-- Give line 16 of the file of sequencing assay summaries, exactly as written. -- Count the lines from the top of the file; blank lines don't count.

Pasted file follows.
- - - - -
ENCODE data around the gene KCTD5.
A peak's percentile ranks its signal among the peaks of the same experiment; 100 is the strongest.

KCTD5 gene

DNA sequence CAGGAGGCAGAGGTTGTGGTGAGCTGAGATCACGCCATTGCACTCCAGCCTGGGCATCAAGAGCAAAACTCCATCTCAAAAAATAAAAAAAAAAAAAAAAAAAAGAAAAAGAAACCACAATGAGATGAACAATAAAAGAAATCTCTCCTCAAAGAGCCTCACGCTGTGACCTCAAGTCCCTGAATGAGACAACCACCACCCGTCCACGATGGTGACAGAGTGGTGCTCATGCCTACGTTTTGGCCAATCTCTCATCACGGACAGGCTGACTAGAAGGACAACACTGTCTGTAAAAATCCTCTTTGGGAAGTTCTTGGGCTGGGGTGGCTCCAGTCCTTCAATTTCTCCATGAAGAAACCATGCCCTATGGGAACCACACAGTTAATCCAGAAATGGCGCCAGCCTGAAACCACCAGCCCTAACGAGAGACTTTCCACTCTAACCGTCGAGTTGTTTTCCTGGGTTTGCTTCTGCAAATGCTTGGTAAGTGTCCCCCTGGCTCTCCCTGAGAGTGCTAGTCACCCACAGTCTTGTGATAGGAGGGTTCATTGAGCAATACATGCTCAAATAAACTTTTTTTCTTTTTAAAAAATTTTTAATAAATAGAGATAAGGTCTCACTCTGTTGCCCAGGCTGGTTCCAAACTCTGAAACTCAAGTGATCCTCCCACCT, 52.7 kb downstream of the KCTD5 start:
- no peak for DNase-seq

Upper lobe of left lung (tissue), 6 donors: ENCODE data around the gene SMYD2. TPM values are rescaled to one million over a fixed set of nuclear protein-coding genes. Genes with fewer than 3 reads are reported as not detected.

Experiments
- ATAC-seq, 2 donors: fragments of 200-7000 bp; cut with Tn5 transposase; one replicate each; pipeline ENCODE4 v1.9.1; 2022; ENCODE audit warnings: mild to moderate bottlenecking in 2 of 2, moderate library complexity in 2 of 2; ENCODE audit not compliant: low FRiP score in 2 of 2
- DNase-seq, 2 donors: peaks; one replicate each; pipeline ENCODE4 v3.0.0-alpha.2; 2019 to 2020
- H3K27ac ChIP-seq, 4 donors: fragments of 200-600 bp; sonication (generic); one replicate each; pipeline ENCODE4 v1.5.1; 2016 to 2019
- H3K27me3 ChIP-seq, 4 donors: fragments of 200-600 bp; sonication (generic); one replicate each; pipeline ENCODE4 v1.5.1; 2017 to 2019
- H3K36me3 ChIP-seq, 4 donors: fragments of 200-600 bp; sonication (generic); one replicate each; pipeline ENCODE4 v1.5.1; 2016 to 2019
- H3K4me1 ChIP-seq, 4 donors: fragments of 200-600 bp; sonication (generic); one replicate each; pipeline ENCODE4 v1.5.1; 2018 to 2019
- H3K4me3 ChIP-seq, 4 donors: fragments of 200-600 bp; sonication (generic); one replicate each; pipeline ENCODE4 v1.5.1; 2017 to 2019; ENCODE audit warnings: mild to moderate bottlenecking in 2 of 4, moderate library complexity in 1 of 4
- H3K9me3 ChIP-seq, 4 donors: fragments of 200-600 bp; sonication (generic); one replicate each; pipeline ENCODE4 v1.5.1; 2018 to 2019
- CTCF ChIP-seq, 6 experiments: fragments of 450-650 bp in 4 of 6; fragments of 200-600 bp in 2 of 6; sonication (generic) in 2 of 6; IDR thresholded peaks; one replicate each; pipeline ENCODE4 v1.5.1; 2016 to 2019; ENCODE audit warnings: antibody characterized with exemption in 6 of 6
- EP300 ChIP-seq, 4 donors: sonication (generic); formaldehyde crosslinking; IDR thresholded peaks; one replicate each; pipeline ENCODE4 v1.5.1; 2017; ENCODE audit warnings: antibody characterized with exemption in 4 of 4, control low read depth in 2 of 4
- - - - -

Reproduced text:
- CTCF ChIP-seq, 6 experiments: fragments of 450-650 bp in 4 of 6; fragments of 200-600 bp in 2 of 6; sonication (generic) in 2 of 6; IDR thresholded peaks; one replicate each; pipeline ENCODE4 v1.5.1; 2016 to 2019; ENCODE audit warnings: antibody characterized with exemption in 6 of 6